The primary aim was to compare the diagnostic performance of PET/MRI (performed with basic anatomical MRI sequences) in detecting sites of disease in adult patients with lymphoma compared with the current standard of care, PET/CT. Secondary aims were to assess the additional value of diffusion-weighted imaging to PET/MRI in disease detection and to evaluate the relationship between the standardized uptake value on PET/MR and the apparent diffusion coefficient on diffusion-weighted imaging.
Sixty-eight studies in 66 consecutive patients with histologically proven Hodgkin or non-Hodgkin lymphoma were prospectively evaluated. Each patient had whole body PET/CT, followed by whole body PET/MR. Two experienced readers independently evaluated the PET/MRI studies, and two other experienced readers independently evaluated PET/CT. Site of lymphoma involvement and SUVmax at all nodal sites more avid than background liver were recorded. Readers provided stage (in baseline cases) and disease status (remission vs active disease). The apparent diffusion coefficient mean value corresponding to the most avid PET site of disease was recorded.
Ninety-five nodal and 8 extranodal sites were identified on both PET/CT and PET/MRI. In addition, 3 nodal and 1 extranodal sites were identified on PET/MRI. For positive lesion detection, reader agreement in PET/MR was perfect between the 2 readers and almost perfect between PET/CT and PET/MR (k > 0.978). Intermodality agreement between PET/CT and PET/MRI was also near perfect to perfect for staging/disease status k = (0.979–1.000). SUVmax from PET/CT and PET/MRI correlated significantly (Spearman rho correlation coefficient, 0.842; P < 0.001). Diffusion-weighted imaging did not alter lesion detection or staging in any case. A negative correlation was demonstrated between ADC mean and SUVmax (Spearman rho correlation coefficient r, −0.642; P < 0.001).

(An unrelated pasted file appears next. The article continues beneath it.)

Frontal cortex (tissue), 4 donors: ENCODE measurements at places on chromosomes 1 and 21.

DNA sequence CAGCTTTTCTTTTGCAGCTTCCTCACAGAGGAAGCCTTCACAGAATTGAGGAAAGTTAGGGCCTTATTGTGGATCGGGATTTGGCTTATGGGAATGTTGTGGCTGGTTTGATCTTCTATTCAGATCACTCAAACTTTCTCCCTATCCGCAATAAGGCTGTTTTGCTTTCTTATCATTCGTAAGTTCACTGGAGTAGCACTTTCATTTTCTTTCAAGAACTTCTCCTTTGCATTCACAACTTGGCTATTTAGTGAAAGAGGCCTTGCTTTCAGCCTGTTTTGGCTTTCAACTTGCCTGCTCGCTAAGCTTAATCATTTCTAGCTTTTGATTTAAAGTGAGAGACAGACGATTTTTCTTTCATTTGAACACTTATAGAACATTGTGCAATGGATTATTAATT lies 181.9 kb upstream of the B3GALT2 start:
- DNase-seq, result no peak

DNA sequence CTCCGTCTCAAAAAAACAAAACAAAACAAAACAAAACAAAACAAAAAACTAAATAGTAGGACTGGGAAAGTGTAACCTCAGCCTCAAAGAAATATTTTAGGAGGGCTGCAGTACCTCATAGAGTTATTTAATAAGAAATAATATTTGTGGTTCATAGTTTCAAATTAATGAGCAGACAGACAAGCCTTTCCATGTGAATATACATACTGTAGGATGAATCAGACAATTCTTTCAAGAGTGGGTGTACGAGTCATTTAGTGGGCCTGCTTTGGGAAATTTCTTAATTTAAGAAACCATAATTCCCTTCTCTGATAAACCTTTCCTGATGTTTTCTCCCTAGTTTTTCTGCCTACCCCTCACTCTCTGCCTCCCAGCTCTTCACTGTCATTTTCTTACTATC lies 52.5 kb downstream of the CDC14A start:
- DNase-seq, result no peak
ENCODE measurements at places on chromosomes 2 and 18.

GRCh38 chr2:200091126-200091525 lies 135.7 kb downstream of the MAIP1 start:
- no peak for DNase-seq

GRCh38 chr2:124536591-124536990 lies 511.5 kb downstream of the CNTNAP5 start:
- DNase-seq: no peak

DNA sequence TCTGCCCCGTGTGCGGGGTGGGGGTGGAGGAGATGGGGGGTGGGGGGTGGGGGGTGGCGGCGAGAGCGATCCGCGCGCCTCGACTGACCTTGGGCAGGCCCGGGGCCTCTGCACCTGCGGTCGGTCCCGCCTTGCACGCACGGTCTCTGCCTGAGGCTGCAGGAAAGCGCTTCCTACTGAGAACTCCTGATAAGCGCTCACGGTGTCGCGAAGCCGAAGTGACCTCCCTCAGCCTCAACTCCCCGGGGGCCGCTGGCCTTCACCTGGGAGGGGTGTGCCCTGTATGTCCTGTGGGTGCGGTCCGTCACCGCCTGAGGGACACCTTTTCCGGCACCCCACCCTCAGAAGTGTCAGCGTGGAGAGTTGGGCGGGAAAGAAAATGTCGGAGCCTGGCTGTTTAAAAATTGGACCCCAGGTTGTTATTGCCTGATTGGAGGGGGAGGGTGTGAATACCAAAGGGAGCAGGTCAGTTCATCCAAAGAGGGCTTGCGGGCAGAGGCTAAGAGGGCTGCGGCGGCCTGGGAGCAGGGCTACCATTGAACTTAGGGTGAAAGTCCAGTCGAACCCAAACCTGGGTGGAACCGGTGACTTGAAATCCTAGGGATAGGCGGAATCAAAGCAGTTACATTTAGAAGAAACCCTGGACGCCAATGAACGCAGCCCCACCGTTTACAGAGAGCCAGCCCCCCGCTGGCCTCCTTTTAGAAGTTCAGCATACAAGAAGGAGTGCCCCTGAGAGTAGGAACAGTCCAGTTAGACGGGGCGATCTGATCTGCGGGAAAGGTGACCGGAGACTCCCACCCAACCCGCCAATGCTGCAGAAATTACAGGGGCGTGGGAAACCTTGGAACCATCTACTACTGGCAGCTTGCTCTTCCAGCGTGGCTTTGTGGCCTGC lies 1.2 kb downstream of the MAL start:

PET/MRI is a reliable alternative to PET/CT in the evaluation of patients with lymphoma. Diffusion-weighted imaging did not alter diagnostic accuracy. With comparable accuracy in detection of disease sites and added benefit of radiation dose reduction, PET/MRI has a potential to become part of routine lymphoma imaging.
From the *Institute of Nuclear Medicine, University College London, and University College London Hospitals NHS Foundation Trust, London, United Kingdom; †UCL Centre for Medical Imaging, University College London, London, United Kingdom; ‡Nuclear Medicine and Molecular Imaging Center, Chang Gung Memorial Hospital, Linkou, Taiwan; §Department of Radiology, Memorial Sloan-Kettering Cancer Center, New York, NY; ∥UCL Cancer Institute, University College London, London UK; and ¶Department of Clinical Haematology, University College London Hospitals NHS Foundation Trust, London, United Kingdom.
Received for publication January 22, 2016; revision accepted July 4, 2016.
Conflicts of interest and sources of funding: Funding received from the National Institute for Health Research University College London Hospitals Biomedical Research Centre and UCL Experimental Cancer Medicine Centre.
Correspondence to: Asim Afaq, FRCR, Institute of Nuclear Medicine, University College London, 235 Euston Road, London, NW1 2BU, United Kingdom. E-mail: email@example.com.